I really don't need more people in my life with same first name :/
[FirstChurch Mailing List] We have a support pastor, hallelujah!
Good Afternoon Beloved,
Our search committee has spent the last month searching for a support pastor to work with us over the next 10 months while Molly is undergoing chemotherapy treatment. We are happy to report that we have completed our work, and have found a very warm, talented and soulful minister in Ian Holland.
Ian will start working with us on July 1st. He will lead worship on July 4, and will be working full-time for our community, in consultation with Molly, until Easter next year. In order to begin to get to know our community, Ian will be present in the next two weeks, perhaps attending Rest and Bread, perhaps attending committee meetings, and finding time to meet with our other staff. He will also introduce himself by email and newsletter, so you can learn something about him.
As a committee we looked closely at many candidates for supply pastor, and were blessed to have felt God's clear guidance in this search. Ian was our first choice, and has unanimous support from the committee and from Molly. We know that God has brought us together for this time.
Thank you for your trust, your prayers of support, and your continued hard work to make our beloved community function as highly as possible in this time of uncertainty and transformation. Please continue to pray that God work through each of us as we move into becoming who God intends us to be, as a community of faith.
blessings, Ian Tosh, Moderator Molly Baskette, Senior Minister
From: Ian Holland.
To the saints, and faithful brothers and sisters in Christ, in First Church Somerville.
Grace to you and peace.
I don’t think the Apostle Paul would complain about my reuse of the opening salutation to his letters. I am a recycler after all. I think, had he the chance to visit, he would join me in saying that there is something very special going on in Christ’s name at the corner of College and Francesca in Somerville. Recently, I felt and saw how much worship, church and faith mattered to you all, and how real and connected it was for everyone there. No doubt, these same feelings are shared with the members of your community who could not be there that day. So, on the one hand, as God now places her hand on my shoulder and directs me towards your door as your new Support Pastor, I am truly thankful for the call to serve you. But on the other hand, the circumstances that precipitated this call sure do stink. I wonder what Paul would say about that?
But first, let me tell you a bit about myself. I grew up in Cork City in the south of Ireland, and was raised as a Catholic. My parents and one sister still live in Ireland. Another sibling lives in Washington D.C and the oldest lives in London. No doubt you will notice my Irish accent when I speak, though like the tide, it tends to drift in and out. In 1987 I left Ireland to complete a Ph.D. in computer science at Northeastern University in Boston, and for the next twenty years or so, I worked in software development. About ten years ago I entered into a new relationship with God (though I did not realize it at the time) that has changed my life dramatically, and that now leads me to you. I am married with two teenage children who are now old enough to be embarrassed by their dad. “Please Dad, not in public.” is a phrase that I hear from time to time, though mostly in jest.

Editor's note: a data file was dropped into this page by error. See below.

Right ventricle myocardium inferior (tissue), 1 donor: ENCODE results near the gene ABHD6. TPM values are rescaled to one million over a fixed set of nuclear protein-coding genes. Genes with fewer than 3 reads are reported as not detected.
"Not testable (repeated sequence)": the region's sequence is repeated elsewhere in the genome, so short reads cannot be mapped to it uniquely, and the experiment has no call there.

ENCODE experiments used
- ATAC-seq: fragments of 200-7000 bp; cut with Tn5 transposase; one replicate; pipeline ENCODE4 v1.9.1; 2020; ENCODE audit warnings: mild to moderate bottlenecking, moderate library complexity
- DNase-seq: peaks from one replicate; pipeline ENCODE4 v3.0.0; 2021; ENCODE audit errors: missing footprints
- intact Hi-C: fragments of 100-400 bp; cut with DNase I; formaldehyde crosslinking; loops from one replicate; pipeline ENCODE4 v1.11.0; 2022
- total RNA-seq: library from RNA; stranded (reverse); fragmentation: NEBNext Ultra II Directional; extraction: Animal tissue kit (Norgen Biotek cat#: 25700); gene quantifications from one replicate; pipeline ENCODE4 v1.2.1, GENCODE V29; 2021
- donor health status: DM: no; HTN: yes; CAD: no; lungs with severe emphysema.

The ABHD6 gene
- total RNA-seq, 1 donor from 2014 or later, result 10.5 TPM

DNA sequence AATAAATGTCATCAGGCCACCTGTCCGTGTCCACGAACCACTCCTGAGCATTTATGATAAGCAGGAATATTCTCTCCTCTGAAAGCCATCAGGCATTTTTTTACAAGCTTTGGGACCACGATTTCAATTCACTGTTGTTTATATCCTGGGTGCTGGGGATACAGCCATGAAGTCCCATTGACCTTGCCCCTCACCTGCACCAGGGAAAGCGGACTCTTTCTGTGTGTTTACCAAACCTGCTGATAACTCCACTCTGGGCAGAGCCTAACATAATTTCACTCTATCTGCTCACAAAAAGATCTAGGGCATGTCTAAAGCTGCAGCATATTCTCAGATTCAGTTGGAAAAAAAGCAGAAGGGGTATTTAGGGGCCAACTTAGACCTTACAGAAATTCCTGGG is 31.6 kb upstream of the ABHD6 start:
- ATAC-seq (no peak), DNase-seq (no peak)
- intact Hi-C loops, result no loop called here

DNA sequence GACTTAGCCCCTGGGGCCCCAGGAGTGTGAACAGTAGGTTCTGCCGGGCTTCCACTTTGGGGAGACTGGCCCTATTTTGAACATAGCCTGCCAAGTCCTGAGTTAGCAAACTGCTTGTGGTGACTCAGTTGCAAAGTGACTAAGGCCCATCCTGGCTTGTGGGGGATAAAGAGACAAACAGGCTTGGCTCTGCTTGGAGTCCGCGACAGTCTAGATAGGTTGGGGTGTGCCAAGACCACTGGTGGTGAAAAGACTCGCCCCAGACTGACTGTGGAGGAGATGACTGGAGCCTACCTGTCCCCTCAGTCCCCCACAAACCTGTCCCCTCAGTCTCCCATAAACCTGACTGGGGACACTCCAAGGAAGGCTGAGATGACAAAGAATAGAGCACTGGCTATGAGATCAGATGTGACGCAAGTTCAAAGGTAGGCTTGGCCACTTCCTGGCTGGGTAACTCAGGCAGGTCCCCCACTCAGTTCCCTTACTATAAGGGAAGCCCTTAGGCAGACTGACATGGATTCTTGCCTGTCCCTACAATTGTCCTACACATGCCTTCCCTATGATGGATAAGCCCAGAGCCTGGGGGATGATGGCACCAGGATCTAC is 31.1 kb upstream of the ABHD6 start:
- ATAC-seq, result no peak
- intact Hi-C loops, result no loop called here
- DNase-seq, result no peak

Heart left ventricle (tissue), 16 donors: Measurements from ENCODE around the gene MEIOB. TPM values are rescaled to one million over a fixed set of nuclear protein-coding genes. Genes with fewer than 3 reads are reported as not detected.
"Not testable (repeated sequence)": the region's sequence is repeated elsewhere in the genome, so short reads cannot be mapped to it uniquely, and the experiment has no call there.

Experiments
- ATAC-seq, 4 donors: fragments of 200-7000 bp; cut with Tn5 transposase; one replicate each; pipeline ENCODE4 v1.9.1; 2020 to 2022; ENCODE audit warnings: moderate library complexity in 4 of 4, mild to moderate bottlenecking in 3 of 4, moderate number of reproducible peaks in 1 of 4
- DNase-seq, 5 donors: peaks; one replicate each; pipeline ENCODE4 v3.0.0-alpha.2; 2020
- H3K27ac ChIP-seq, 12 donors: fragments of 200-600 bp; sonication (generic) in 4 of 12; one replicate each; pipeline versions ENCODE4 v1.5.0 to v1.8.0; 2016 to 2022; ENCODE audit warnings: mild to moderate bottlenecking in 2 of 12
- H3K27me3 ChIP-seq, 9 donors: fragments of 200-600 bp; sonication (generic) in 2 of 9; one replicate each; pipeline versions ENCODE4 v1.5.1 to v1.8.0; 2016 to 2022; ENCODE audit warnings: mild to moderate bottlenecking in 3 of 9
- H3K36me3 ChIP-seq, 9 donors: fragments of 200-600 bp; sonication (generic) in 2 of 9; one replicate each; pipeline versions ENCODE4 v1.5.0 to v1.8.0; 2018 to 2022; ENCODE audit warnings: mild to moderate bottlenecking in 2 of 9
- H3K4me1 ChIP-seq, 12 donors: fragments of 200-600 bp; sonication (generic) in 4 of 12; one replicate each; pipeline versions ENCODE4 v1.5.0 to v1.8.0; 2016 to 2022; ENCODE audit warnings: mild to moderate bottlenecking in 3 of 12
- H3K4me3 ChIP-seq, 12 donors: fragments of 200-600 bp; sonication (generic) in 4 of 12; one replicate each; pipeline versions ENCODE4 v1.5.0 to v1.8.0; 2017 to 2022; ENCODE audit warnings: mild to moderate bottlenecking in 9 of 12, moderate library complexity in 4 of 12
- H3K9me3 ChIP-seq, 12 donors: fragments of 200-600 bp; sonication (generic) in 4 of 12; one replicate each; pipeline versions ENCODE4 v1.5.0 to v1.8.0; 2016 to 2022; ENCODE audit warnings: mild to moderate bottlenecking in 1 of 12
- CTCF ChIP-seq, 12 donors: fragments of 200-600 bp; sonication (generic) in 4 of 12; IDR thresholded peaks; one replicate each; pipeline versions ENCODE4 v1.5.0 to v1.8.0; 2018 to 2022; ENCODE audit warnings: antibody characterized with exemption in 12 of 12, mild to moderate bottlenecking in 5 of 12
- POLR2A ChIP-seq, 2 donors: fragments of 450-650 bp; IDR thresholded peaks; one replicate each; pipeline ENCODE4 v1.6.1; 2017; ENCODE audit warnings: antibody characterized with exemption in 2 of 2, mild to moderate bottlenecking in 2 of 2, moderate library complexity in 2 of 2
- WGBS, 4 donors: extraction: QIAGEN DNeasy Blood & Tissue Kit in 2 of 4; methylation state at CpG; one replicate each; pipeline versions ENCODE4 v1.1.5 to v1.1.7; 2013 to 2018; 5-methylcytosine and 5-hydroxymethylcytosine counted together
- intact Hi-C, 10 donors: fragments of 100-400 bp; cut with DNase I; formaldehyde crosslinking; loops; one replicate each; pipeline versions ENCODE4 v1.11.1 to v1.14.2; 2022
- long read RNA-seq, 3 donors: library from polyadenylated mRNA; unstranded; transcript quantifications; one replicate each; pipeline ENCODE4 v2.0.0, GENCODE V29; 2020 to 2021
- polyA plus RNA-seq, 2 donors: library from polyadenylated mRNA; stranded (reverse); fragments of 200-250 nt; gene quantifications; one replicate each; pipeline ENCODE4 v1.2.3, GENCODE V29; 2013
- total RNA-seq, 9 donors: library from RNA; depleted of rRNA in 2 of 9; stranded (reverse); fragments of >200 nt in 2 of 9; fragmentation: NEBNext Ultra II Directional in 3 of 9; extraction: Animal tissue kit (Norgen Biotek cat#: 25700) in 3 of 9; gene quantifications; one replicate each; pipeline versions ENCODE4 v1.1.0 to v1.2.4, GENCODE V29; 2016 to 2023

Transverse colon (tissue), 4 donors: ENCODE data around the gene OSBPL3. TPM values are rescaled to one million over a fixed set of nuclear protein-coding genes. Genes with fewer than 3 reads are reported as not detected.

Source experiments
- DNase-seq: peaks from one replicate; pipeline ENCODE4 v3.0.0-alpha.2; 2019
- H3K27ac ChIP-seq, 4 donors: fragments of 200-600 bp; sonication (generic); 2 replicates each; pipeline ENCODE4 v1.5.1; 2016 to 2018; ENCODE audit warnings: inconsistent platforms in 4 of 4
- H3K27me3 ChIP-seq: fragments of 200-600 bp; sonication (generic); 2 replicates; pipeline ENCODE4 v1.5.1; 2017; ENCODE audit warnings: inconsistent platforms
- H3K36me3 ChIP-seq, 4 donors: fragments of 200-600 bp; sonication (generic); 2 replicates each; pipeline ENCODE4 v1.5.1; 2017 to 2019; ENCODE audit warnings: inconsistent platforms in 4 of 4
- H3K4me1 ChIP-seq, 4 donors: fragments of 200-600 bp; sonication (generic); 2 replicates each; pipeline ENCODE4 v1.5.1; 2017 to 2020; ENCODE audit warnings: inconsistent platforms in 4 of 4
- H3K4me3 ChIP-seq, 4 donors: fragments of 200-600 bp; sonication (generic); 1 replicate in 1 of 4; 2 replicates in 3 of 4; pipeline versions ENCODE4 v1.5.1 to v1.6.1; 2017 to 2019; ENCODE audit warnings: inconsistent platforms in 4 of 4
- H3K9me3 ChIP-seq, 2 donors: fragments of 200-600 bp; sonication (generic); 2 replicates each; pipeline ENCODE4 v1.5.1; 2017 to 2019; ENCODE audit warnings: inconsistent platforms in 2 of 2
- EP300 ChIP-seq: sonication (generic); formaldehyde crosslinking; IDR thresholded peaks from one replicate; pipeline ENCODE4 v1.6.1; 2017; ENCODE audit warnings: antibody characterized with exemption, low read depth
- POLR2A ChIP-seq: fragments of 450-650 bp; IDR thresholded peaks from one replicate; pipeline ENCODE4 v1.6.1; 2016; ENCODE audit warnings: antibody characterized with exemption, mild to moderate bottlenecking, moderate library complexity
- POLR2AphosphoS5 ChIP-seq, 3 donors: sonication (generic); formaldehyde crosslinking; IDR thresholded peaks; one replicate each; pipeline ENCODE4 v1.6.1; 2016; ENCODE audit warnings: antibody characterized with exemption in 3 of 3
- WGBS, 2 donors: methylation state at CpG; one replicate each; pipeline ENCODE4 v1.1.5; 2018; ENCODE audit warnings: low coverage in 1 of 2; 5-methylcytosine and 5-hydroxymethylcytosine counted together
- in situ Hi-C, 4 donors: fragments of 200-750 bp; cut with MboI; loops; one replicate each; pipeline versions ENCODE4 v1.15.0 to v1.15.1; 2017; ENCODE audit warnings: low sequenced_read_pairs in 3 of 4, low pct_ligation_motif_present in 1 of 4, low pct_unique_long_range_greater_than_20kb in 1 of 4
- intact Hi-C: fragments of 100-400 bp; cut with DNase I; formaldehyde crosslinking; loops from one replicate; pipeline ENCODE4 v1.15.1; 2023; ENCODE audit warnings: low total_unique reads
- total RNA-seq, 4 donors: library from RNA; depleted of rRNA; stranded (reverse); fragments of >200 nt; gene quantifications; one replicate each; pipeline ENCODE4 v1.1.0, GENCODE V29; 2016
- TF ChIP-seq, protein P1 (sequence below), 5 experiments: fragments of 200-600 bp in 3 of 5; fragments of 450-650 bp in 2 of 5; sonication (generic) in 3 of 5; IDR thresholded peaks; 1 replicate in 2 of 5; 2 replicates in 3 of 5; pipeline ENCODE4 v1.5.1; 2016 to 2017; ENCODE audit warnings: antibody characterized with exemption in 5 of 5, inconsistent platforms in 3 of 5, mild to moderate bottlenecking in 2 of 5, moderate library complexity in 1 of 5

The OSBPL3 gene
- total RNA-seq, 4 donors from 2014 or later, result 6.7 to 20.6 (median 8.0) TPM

I am a life-long student with a deep intellectual curiosity about many different aspects of God’s wonderful creation from science to music and everything in-between. I love learning and delving into issues by reading broadly or by hearing about people’s lived experiences. My own experiences as a parent, husband, immigrant, technologist and minister continue to open me up to a deeper connection with, and appreciation of, the beauty and miracle of our lives together. I love to preach and teach, and I am passionate about finding intellectual, spiritual, and personal connections to the words of scripture, revealing their relevancy for our daily lives. I have a deep respect for the learned work of the saints of our tradition. At the same time, I cherish the words in the preamble to the UCC Constitution that challenge each generation to make this faith our own.
People have described me as an outgoing and gregarious individual, warm and friendly with a rich sense of humor. On this journey of ministry I have also learned to listen, and to be authentic and open with people in times of difficulty. Someone recently said that I had a “pastor’s heart.” With God’s help, I hope to faithfully live into the potential of that evocative and tender affirmation every day of my ministry.
In the months to come, I trust that we will come to know and care for each other, and that we will experience God’s grace, love, wisdom and peace in the ministry we share, even if circumstances stink a bit from time to time. God is good, all the time.